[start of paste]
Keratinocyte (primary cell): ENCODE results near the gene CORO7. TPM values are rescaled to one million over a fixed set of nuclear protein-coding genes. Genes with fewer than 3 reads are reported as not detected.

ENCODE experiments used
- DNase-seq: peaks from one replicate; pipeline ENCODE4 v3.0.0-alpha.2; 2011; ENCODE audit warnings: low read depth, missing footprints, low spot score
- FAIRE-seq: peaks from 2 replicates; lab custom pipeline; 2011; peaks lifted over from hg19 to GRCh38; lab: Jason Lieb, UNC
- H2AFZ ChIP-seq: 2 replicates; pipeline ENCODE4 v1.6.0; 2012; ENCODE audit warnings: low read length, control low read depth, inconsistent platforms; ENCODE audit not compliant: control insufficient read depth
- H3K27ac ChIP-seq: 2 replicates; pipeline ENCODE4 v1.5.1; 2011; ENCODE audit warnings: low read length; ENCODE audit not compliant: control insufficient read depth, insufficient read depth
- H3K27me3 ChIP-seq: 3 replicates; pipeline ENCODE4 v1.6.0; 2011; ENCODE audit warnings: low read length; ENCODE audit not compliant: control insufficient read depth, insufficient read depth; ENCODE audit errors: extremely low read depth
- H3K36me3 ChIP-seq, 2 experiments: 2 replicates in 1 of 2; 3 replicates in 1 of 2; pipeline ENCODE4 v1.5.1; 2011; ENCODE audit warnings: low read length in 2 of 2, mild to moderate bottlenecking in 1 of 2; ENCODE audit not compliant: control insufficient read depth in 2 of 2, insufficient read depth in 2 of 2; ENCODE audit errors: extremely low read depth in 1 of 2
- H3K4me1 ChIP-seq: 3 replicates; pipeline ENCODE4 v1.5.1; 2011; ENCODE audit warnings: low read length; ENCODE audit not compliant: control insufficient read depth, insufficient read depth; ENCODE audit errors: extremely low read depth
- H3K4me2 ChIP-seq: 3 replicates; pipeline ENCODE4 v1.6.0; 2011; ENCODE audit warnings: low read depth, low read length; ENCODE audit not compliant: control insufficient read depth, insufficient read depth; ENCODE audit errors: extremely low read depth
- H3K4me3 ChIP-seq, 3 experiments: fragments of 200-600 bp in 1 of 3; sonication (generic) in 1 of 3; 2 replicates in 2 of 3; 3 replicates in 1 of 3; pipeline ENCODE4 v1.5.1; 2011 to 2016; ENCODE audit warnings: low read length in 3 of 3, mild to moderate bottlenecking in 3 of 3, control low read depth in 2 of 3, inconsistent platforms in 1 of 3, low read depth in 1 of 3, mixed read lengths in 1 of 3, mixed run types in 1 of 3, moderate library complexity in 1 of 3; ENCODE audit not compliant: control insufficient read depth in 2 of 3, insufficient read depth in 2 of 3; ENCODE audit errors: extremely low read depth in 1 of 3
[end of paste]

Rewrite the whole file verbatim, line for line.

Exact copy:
Keratinocyte (primary cell): ENCODE results near the gene CORO7. TPM values are rescaled to one million over a fixed set of nuclear protein-coding genes. Genes with fewer than 3 reads are reported as not detected.

ENCODE experiments used
- DNase-seq: peaks from one replicate; pipeline ENCODE4 v3.0.0-alpha.2; 2011; ENCODE audit warnings: low read depth, missing footprints, low spot score
- FAIRE-seq: peaks from 2 replicates; lab custom pipeline; 2011; peaks lifted over from hg19 to GRCh38; lab: Jason Lieb, UNC
- H2AFZ ChIP-seq: 2 replicates; pipeline ENCODE4 v1.6.0; 2012; ENCODE audit warnings: low read length, control low read depth, inconsistent platforms; ENCODE audit not compliant: control insufficient read depth
- H3K27ac ChIP-seq: 2 replicates; pipeline ENCODE4 v1.5.1; 2011; ENCODE audit warnings: low read length; ENCODE audit not compliant: control insufficient read depth, insufficient read depth
- H3K27me3 ChIP-seq: 3 replicates; pipeline ENCODE4 v1.6.0; 2011; ENCODE audit warnings: low read length; ENCODE audit not compliant: control insufficient read depth, insufficient read depth; ENCODE audit errors: extremely low read depth
- H3K36me3 ChIP-seq, 2 experiments: 2 replicates in 1 of 2; 3 replicates in 1 of 2; pipeline ENCODE4 v1.5.1; 2011; ENCODE audit warnings: low read length in 2 of 2, mild to moderate bottlenecking in 1 of 2; ENCODE audit not compliant: control insufficient read depth in 2 of 2, insufficient read depth in 2 of 2; ENCODE audit errors: extremely low read depth in 1 of 2
- H3K4me1 ChIP-seq: 3 replicates; pipeline ENCODE4 v1.5.1; 2011; ENCODE audit warnings: low read length; ENCODE audit not compliant: control insufficient read depth, insufficient read depth; ENCODE audit errors: extremely low read depth
- H3K4me2 ChIP-seq: 3 replicates; pipeline ENCODE4 v1.6.0; 2011; ENCODE audit warnings: low read depth, low read length; ENCODE audit not compliant: control insufficient read depth, insufficient read depth; ENCODE audit errors: extremely low read depth
- H3K4me3 ChIP-seq, 3 experiments: fragments of 200-600 bp in 1 of 3; sonication (generic) in 1 of 3; 2 replicates in 2 of 3; 3 replicates in 1 of 3; pipeline ENCODE4 v1.5.1; 2011 to 2016; ENCODE audit warnings: low read length in 3 of 3, mild to moderate bottlenecking in 3 of 3, control low read depth in 2 of 3, inconsistent platforms in 1 of 3, low read depth in 1 of 3, mixed read lengths in 1 of 3, mixed run types in 1 of 3, moderate library complexity in 1 of 3; ENCODE audit not compliant: control insufficient read depth in 2 of 3, insufficient read depth in 2 of 3; ENCODE audit errors: extremely low read depth in 1 of 3